You probably have a good idea how to whip your body into shape, right? Work out consistently. Eat (relatively) clean. Rest and recover properly. But as more and more of us are realizing, physical fitness is only half the equation.
The term “mental fitness” refers to a positive state of well-being created through the general maintenance of both brain and emotional health. In other words, training how you think, feel and act in the same manner you would your biceps or quadriceps. But you can’t look at your mind the same way you do your muscles, says certified mental performance coach Carl Ohlson, which can make the concept difficult to grasp.
“It’s much harder to see what’s going on between somebody’s ears than it is to see what’s going on with their physiology,” explains the former Penn State assistant athletic director for performance psychology. “You have to really understand yourself, and then you have to figure out how to manage yourself in different environments, and that is, oftentimes, unique to the individual.”
Such a self-assessment might feel more intimidating than a one-rep max bench press, but in today’s world, mental fitness is taking center stage. According to research by the global market intelligence agency Mintel, nearly four out of five Americans (78 percent) cite mental and emotional well-being as inspiration for exercising, narrowly edging out physical well-being (76 percent). Additionally, a recent poll by the American Psychiatric Association showed that one-quarter of Americans made a New Year’s resolution to improve their mental health this year.
Thankfully, there are plenty of resources to get a boost in this area. Here’s a quick look at three approaches to mental fitness, followed by Ohlson’s thoughts and our own experiential feedback, to help you get your head in the game, so to speak.
Guided by Voices
Thanks to advances in telemedicine, app development and awareness of mental health, your phone can be the perfect brain trainer. A number of mindfulness, sleep management and guided meditation apps — like Calm ($70 per year), Headspace ($70 per year) and Breethe ($89 per year) — have demonstrated effectiveness in helping people’s brains rest, recover and re-energize.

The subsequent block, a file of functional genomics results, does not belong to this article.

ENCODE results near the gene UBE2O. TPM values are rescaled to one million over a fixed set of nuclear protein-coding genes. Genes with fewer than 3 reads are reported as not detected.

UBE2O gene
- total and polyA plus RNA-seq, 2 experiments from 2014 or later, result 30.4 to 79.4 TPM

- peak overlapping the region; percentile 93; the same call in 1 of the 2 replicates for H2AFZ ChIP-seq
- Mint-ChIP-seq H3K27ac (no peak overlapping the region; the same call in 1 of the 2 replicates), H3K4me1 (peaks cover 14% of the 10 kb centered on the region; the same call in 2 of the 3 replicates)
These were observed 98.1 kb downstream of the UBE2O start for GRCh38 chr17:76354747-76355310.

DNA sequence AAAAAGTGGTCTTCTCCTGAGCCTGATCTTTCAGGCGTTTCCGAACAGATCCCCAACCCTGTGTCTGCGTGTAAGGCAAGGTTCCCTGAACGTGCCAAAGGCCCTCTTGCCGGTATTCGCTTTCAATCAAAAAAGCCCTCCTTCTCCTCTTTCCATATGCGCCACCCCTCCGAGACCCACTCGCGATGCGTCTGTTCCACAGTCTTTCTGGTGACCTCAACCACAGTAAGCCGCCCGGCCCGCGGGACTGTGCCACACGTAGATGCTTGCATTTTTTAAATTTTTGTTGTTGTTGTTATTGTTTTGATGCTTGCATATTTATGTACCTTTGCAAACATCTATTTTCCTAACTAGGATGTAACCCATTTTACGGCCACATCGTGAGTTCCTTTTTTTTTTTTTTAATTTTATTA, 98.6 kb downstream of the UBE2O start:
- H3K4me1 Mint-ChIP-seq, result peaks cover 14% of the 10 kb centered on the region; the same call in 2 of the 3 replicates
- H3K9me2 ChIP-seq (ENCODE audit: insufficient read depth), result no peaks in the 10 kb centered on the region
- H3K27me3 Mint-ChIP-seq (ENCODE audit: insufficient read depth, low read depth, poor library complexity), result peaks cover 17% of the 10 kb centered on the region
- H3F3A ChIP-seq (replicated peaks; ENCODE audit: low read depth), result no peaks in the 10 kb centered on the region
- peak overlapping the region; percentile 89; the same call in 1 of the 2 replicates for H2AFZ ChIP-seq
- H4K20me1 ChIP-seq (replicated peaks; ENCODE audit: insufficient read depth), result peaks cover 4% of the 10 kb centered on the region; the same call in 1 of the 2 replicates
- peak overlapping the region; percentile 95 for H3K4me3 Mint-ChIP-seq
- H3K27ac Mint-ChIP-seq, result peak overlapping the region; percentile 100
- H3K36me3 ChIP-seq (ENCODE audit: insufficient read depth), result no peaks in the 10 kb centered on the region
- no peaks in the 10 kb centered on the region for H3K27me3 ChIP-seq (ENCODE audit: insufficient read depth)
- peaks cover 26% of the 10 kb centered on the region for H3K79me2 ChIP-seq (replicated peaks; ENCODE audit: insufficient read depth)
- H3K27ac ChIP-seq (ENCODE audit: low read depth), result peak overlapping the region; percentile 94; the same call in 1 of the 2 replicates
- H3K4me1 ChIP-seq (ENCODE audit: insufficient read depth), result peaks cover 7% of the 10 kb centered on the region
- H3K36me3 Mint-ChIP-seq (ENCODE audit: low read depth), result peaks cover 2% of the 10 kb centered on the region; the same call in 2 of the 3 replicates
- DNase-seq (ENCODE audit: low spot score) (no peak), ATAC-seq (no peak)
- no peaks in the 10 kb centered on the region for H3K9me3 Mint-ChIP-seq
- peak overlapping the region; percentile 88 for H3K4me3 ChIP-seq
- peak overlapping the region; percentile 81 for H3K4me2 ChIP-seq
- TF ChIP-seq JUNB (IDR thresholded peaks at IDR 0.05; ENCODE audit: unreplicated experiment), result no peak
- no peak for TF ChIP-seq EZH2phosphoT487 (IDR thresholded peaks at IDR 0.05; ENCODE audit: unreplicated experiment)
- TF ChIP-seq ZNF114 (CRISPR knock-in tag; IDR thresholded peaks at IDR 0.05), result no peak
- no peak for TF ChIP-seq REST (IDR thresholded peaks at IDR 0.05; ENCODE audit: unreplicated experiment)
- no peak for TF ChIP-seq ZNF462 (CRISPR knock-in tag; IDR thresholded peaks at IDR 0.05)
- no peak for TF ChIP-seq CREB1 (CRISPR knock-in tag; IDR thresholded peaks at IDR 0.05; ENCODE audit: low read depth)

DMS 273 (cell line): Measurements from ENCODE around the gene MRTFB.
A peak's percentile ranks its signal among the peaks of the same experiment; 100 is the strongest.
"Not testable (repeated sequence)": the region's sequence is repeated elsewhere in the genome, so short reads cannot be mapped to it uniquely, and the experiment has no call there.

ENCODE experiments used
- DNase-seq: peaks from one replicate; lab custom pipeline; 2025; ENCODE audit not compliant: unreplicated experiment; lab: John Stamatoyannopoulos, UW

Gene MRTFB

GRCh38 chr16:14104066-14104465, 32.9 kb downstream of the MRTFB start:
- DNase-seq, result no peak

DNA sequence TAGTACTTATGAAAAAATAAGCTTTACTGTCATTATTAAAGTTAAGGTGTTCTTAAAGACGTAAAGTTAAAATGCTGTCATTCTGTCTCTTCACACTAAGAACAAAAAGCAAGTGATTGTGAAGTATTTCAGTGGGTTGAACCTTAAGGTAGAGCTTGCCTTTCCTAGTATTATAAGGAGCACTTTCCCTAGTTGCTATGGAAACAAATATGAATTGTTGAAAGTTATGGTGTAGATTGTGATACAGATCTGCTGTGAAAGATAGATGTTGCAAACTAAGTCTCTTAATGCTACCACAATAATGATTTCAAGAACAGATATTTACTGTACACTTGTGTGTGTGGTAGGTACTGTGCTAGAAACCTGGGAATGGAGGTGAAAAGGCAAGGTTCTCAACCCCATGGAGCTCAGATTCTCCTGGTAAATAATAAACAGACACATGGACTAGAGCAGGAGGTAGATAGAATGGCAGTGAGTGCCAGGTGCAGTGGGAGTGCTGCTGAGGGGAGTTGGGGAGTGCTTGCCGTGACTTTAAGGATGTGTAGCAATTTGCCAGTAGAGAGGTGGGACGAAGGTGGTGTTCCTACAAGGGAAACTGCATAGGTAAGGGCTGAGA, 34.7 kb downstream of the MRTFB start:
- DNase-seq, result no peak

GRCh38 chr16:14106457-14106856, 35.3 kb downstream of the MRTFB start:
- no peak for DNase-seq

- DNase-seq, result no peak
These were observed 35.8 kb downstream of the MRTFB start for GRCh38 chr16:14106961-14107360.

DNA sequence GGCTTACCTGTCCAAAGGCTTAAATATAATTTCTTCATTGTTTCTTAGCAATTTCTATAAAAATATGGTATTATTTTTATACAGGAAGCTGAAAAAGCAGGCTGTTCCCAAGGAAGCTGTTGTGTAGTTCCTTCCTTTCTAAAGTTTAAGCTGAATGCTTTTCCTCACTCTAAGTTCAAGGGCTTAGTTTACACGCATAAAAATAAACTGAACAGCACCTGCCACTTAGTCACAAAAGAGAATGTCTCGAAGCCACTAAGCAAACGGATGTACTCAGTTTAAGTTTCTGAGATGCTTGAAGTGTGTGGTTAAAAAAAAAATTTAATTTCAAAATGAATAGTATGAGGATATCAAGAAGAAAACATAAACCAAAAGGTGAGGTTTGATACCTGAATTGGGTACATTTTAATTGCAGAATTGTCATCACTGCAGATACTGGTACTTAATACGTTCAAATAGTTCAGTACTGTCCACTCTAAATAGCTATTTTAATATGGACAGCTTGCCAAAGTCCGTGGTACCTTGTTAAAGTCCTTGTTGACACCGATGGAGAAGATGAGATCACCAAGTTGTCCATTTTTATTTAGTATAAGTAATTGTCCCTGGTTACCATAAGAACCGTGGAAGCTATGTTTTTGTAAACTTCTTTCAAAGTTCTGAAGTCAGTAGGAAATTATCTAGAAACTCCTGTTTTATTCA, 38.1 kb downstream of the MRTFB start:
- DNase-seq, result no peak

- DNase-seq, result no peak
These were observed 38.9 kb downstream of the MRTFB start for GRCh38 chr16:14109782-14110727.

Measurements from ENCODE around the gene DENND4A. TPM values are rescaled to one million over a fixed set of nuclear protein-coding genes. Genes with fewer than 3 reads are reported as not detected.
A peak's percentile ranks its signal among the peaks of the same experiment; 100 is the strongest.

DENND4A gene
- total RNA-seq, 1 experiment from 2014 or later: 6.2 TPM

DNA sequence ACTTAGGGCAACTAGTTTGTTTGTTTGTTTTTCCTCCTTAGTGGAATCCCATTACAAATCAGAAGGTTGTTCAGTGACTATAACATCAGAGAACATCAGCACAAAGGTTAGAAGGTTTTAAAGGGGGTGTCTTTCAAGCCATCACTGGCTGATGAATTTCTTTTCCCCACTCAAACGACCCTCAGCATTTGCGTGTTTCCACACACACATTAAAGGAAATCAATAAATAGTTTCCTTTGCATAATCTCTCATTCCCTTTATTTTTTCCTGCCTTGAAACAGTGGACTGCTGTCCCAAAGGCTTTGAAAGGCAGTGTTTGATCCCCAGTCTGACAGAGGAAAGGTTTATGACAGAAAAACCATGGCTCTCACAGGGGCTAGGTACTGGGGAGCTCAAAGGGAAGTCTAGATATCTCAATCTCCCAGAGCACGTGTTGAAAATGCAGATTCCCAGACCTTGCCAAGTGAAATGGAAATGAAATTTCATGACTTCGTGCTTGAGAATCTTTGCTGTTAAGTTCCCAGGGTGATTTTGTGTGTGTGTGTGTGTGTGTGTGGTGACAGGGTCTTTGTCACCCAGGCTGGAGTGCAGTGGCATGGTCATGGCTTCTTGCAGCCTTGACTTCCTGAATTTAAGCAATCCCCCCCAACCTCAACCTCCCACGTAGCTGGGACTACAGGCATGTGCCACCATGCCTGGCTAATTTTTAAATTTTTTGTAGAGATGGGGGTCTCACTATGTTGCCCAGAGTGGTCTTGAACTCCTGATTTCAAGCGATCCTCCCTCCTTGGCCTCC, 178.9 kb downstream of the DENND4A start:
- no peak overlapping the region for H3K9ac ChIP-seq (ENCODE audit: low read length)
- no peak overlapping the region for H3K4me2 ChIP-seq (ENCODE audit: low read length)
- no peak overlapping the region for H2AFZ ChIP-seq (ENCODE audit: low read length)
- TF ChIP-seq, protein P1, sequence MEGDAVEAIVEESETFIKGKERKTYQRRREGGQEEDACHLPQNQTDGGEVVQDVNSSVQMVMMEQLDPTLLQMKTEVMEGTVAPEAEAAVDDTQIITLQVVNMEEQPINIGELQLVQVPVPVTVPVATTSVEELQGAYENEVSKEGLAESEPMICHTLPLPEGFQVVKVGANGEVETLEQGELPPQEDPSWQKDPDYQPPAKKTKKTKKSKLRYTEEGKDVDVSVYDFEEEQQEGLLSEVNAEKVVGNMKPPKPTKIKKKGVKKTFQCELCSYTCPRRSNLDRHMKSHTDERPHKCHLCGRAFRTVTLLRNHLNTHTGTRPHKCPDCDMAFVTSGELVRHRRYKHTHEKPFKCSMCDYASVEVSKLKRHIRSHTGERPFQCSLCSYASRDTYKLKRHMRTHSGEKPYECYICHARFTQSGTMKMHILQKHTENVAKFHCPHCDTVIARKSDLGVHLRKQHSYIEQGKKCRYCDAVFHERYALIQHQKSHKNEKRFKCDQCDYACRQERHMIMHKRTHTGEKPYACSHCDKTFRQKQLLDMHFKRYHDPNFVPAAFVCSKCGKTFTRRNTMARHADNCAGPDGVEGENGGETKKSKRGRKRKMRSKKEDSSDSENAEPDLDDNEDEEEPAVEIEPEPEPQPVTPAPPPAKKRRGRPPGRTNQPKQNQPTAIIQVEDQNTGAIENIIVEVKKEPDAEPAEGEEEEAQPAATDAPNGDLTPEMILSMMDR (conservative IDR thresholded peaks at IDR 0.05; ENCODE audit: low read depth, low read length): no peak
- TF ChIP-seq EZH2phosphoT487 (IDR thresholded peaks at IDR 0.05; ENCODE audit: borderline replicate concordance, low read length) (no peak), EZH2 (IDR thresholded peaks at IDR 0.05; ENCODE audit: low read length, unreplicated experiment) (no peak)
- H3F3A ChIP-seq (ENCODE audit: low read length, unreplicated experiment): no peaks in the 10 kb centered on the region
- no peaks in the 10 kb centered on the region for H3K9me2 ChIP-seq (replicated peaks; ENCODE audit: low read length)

“People talk about stress management a lot,” Ohlson says. “I prefer to talk about energy management, because a lot of stress isn’t automatically a bad thing. It can mobilize some energy and bring it to a good place. You just have to know how to regulate your energy levels, and some apps are quite good at that.”
I’ve relied on Calm to help facilitate my meditation schedule. I enjoy how easy it is to find that proper state of mind through the app’s guided services. But I wouldn’t recommend an app for addressing serious mental health conditions, which are still best treated with the help of trained professionals.
Your Brain on Drugs
Whether you’re training for a new deadlift PR or a more intuitive mindset, the supplement industry has an answer. Plenty of supplements are marketed as brain boosters, most notably in the subcategory known as nootropics. These “smart drugs” — such as Onnit’s Alpha Brain lineup ($35 and up) and Thesis Nootropic Formulas ($119 for a month’s supply) — claim to improve memory, focus, creativity, intelligence and motivation. But because dietary supplements aren’t regulated by the FDA — and in this case are targeting the sensitive structures of the brain — you need to be extra careful with them.
While he doesn’t necessarily embrace nootropics, Ohlson respects the nutrient-brain connection. “I recognize that if I’m on a sports performance team and I have a colleague there who’s an expert in nutrition, there’s a reason,” he says. “Because nutrition has to have these other impacts on the individual’s health and well-being.” Science backs him up. A review of 21 studies from 10 countries published in Psychiatry Research found that a healthful dietary pattern containing fruits, vegetables, whole grains and other items was associated with a reduced risk of depression. And according to Harvard Health Publishing, “the best brain foods are the same ones that protect your heart and blood vessels,” including green leafy vegetables, fatty fish, berries, tea, coffee and walnuts.
I’ve tried Onnit’s Alpha Brain products, and after a learning curve, I did feel a lift. But I’ve experienced similar results with a simple dietary switch. After all, supplements are just that — something you’re not getting from your normal nutrition. So before you buy a bottle, try adding some of the aforementioned foods to your diet and see if you can’t reap the same benefits — without the heightened uncertainty or expense.
Flexing Mental Muscles
Because of the variables that make up mental fitness, approaching a proper training regimen can seem daunting. But a mental workout can be much less of a chore than a physical workout. Apps like Lumosity ($48/year) and Elevate ($40/year) have grown in popularity, promoting puzzles, quizzes and challenges as a quick, unobtrusive way to unplug and focus on your well-being. These entertaining tasks have been shown to work both sides of the brain, improving focus, short-term memory and attention, according to a 2018 study published in Medical Science Monitor Basic Research.
Ohlson states that puzzle-based brain games, along with other modalities, have plenty of potential to benefit your health. “They have an undoing effect on stress response, they can help increase your immune system,” he observes, with a word of advice: “Be completely present in whatever you’re doing. It doesn’t matter as much what the activity is; it’s more about your philosophy toward the activity.”
I use Lumosity routinely, and the gaming aspect has proven to be a great way for me to stay focused and present in the moment. I’m always able to find 10 minutes in my day for cognitive training, especially when I can hold that workout in the palm of my hand.